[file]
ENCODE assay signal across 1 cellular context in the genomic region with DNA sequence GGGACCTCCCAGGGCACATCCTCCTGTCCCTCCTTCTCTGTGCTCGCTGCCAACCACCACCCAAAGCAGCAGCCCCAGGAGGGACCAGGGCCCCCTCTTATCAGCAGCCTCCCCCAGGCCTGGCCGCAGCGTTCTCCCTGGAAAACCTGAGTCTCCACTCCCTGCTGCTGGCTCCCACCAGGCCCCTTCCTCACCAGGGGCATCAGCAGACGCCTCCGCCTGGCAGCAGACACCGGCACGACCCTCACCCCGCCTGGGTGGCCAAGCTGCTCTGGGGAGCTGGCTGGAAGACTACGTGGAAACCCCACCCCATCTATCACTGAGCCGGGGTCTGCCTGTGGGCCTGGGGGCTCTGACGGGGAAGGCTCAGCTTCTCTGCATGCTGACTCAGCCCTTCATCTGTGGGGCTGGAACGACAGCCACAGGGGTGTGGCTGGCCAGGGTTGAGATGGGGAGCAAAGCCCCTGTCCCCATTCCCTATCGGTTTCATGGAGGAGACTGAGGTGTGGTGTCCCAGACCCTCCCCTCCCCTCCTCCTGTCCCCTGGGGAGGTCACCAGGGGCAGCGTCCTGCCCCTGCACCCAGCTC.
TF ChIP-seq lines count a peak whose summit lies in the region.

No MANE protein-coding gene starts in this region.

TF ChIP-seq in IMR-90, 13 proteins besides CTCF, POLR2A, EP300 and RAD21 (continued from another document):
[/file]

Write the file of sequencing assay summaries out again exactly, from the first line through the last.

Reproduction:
ENCODE assay signal across 1 cellular context in the genomic region with DNA sequence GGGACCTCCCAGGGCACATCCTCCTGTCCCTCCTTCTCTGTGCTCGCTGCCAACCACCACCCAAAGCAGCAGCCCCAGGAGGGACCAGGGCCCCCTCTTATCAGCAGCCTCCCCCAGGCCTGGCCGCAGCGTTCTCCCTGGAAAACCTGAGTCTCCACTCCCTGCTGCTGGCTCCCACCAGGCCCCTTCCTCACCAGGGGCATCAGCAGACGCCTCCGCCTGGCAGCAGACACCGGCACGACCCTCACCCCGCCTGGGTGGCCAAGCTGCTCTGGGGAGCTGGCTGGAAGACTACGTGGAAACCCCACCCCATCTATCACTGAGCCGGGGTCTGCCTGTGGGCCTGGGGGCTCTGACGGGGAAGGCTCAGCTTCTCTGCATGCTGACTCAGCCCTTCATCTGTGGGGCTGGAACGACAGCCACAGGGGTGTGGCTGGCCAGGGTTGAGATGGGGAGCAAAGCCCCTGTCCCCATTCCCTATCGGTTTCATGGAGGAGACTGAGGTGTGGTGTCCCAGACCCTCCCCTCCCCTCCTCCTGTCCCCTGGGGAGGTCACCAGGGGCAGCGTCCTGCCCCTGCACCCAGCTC.
TF ChIP-seq lines count a peak whose summit lies in the region.

No MANE protein-coding gene starts in this region.

TF ChIP-seq in IMR-90, 13 proteins besides CTCF, POLR2A, EP300 and RAD21 (continued from another document):